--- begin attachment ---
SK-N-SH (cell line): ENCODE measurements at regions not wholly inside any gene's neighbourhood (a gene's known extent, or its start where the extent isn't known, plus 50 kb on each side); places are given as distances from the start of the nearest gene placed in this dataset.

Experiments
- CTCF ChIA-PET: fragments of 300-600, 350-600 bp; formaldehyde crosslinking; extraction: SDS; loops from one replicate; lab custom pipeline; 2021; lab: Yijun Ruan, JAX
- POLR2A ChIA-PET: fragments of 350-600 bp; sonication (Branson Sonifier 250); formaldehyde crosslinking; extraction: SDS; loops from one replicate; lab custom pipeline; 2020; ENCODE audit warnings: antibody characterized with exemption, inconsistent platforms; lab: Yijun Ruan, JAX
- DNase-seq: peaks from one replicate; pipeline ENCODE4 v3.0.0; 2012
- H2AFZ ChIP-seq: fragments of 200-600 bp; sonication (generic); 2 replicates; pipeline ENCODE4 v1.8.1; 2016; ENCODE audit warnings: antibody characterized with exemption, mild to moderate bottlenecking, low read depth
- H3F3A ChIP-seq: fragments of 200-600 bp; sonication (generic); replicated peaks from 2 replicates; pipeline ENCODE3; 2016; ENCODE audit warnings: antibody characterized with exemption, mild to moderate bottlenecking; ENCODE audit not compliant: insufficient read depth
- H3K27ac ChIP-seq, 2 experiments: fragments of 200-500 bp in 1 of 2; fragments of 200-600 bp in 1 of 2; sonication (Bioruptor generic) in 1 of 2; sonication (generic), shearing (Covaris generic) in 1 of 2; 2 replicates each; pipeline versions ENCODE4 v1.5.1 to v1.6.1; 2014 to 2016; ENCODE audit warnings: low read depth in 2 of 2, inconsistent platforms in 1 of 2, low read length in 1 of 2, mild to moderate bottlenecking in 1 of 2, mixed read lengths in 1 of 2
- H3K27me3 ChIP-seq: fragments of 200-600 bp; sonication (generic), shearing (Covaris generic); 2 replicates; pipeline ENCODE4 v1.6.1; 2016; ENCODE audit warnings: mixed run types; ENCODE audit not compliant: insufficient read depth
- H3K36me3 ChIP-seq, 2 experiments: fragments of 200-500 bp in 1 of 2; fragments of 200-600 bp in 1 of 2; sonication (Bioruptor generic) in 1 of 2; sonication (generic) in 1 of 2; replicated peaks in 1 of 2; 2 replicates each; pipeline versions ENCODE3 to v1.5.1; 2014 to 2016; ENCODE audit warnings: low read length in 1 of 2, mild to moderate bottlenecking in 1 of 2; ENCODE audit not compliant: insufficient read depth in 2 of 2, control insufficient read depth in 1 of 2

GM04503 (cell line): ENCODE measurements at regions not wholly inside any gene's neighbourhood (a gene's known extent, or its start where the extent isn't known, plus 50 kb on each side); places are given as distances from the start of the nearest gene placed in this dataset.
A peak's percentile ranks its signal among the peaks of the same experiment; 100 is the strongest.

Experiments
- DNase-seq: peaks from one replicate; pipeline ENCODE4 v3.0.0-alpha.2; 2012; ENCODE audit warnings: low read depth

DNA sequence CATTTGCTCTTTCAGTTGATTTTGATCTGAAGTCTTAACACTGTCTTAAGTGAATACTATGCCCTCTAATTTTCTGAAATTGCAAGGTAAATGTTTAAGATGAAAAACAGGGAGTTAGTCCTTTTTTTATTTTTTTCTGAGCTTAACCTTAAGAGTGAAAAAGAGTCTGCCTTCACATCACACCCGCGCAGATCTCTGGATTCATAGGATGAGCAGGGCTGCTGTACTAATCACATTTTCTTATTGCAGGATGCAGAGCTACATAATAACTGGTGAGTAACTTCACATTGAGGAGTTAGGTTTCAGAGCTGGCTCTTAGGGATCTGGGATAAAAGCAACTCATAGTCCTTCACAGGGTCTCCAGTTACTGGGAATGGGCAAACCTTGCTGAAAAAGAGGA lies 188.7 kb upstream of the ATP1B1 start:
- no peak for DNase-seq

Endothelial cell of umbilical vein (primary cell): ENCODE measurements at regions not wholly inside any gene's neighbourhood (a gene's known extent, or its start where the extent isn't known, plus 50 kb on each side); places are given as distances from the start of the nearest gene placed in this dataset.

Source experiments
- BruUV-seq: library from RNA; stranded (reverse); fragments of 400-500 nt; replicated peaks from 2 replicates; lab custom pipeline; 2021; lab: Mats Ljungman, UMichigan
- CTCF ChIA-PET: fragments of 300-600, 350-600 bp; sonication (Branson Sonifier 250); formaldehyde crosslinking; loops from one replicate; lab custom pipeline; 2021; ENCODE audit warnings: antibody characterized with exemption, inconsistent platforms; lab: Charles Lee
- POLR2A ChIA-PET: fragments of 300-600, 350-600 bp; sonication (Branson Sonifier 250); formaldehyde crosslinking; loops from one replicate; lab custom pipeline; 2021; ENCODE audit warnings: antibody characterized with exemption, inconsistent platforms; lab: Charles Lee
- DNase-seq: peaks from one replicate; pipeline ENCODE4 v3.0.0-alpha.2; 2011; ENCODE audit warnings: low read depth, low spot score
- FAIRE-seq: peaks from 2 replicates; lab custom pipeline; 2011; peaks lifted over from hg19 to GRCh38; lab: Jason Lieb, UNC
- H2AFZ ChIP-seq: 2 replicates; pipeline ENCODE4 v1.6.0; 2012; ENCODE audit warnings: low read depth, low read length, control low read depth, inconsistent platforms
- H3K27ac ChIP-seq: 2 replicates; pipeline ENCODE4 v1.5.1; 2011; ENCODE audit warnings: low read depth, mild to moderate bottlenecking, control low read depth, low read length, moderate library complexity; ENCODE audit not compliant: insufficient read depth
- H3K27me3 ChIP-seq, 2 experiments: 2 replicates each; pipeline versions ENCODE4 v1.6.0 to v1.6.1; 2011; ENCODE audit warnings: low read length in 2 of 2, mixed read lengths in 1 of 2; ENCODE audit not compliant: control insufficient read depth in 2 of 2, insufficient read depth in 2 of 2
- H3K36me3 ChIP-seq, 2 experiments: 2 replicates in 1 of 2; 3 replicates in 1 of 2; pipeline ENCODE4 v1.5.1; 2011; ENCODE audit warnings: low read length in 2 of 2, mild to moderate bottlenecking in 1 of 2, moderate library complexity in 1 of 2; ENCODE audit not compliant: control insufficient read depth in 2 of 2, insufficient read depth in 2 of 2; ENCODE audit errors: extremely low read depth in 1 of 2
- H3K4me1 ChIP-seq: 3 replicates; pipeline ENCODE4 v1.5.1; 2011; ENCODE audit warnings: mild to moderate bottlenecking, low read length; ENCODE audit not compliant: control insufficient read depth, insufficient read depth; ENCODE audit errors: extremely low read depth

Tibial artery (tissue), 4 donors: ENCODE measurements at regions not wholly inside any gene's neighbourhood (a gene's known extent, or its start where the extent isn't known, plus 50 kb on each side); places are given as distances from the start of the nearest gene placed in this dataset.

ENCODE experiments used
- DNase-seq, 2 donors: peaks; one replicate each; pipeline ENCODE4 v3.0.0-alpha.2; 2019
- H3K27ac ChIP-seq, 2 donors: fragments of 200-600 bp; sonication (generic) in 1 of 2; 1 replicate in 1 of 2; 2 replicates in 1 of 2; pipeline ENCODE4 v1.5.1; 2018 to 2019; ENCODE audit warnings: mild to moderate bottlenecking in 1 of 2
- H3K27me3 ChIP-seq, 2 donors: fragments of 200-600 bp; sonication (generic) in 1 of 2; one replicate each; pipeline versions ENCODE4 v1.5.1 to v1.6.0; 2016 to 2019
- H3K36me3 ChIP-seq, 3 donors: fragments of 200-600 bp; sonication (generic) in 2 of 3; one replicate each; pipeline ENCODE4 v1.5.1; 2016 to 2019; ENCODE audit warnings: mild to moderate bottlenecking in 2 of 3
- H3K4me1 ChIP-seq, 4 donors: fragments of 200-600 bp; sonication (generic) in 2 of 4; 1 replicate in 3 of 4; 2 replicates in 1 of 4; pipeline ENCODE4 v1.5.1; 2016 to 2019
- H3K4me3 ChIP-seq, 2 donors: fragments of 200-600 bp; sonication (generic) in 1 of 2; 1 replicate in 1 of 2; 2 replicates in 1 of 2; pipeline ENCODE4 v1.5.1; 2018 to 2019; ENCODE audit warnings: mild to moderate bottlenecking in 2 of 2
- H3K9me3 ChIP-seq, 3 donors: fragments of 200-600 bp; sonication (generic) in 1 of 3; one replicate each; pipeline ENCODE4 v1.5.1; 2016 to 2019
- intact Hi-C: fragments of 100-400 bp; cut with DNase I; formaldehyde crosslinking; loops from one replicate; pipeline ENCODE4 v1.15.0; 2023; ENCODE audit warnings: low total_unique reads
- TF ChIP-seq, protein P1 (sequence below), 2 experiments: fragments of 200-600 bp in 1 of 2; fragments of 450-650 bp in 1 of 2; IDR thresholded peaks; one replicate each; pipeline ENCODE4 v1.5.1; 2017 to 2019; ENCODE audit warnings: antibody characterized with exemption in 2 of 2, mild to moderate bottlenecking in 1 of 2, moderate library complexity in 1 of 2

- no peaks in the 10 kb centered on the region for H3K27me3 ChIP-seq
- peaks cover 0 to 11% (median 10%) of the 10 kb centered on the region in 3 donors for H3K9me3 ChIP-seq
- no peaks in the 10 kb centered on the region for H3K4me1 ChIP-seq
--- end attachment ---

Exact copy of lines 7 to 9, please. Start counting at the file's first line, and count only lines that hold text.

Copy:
- H3F3A ChIP-seq: fragments of 200-600 bp; sonication (generic); replicated peaks from 2 replicates; pipeline ENCODE3; 2016; ENCODE audit warnings: antibody characterized with exemption, mild to moderate bottlenecking; ENCODE audit not compliant: insufficient read depth
- H3K27ac ChIP-seq, 2 experiments: fragments of 200-500 bp in 1 of 2; fragments of 200-600 bp in 1 of 2; sonication (Bioruptor generic) in 1 of 2; sonication (generic), shearing (Covaris generic) in 1 of 2; 2 replicates each; pipeline versions ENCODE4 v1.5.1 to v1.6.1; 2014 to 2016; ENCODE audit warnings: low read depth in 2 of 2, inconsistent platforms in 1 of 2, low read length in 1 of 2, mild to moderate bottlenecking in 1 of 2, mixed read lengths in 1 of 2
- H3K27me3 ChIP-seq: fragments of 200-600 bp; sonication (generic), shearing (Covaris generic); 2 replicates; pipeline ENCODE4 v1.6.1; 2016; ENCODE audit warnings: mixed run types; ENCODE audit not compliant: insufficient read depth